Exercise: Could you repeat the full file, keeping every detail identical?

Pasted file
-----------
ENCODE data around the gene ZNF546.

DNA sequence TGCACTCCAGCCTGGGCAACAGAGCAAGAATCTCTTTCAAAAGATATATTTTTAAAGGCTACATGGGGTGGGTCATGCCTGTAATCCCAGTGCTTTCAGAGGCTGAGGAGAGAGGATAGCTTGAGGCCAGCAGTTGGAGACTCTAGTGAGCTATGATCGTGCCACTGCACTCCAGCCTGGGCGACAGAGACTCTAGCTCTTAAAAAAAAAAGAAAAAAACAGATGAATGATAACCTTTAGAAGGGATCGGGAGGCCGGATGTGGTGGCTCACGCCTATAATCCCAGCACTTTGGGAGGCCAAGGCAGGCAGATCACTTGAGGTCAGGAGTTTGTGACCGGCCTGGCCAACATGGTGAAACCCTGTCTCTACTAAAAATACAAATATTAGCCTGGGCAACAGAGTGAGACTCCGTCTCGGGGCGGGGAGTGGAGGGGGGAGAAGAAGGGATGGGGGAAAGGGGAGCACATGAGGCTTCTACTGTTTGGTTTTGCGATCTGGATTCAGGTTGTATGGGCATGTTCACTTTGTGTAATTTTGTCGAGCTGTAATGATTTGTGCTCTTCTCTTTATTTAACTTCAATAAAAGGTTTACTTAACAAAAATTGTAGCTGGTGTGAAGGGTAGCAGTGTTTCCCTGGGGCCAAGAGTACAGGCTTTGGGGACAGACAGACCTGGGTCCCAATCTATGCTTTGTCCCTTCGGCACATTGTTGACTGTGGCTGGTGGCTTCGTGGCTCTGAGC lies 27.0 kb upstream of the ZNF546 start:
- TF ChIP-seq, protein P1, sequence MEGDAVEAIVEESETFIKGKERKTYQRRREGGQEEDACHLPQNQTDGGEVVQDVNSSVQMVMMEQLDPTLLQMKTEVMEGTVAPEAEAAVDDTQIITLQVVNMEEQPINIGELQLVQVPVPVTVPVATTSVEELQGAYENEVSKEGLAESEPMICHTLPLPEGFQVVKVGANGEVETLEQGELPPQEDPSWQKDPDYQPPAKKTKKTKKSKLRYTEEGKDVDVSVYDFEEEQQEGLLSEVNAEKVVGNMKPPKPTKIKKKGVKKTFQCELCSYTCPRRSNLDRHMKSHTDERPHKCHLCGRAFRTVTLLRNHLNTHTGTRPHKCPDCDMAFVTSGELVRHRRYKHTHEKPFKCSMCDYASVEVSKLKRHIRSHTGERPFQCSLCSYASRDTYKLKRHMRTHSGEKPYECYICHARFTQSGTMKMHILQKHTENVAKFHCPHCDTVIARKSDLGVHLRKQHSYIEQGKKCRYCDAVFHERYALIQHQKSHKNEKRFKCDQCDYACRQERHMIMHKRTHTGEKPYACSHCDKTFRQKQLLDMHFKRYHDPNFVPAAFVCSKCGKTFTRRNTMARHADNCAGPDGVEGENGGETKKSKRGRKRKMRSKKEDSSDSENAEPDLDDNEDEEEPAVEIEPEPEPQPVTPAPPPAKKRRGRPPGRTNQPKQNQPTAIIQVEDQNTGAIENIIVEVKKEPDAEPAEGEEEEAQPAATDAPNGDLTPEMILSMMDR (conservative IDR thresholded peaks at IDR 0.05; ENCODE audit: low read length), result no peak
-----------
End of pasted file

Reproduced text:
ENCODE data around the gene ZNF546.

DNA sequence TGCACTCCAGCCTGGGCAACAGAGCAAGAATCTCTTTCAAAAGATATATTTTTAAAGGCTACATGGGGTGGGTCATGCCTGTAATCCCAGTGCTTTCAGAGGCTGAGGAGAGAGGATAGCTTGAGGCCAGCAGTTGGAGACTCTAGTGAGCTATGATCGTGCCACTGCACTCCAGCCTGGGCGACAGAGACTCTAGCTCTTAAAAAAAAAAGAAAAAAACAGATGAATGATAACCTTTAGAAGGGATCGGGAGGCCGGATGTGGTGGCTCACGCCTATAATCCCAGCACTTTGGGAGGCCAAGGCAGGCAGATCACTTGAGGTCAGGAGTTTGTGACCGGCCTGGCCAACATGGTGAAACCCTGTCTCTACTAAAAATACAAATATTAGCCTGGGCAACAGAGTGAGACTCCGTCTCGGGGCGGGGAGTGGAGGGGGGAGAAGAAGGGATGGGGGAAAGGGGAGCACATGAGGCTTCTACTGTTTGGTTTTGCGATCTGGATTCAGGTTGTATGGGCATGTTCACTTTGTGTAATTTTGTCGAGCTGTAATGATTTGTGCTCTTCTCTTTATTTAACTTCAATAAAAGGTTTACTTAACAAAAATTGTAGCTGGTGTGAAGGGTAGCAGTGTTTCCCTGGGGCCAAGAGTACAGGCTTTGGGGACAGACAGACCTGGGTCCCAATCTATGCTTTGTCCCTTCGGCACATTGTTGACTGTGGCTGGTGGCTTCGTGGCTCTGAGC lies 27.0 kb upstream of the ZNF546 start:
- TF ChIP-seq, protein P1, sequence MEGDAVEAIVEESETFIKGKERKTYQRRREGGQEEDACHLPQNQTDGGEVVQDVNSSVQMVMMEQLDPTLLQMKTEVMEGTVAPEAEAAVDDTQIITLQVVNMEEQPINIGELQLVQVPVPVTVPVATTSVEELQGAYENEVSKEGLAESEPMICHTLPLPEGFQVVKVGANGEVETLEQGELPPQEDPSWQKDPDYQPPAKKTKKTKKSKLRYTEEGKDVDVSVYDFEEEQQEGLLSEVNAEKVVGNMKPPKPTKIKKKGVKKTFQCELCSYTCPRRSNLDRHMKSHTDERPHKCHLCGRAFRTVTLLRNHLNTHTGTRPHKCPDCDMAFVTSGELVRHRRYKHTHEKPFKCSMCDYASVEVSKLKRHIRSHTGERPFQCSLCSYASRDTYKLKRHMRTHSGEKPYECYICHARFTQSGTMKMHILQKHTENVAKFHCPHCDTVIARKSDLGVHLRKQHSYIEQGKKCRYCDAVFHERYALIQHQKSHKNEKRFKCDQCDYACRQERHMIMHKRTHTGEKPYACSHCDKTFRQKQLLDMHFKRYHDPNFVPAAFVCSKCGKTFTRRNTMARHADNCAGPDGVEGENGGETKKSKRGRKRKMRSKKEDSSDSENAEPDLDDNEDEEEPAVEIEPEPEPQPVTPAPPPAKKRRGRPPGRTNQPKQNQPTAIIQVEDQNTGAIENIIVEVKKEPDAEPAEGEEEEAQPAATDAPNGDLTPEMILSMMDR (conservative IDR thresholded peaks at IDR 0.05; ENCODE audit: low read length), result no peak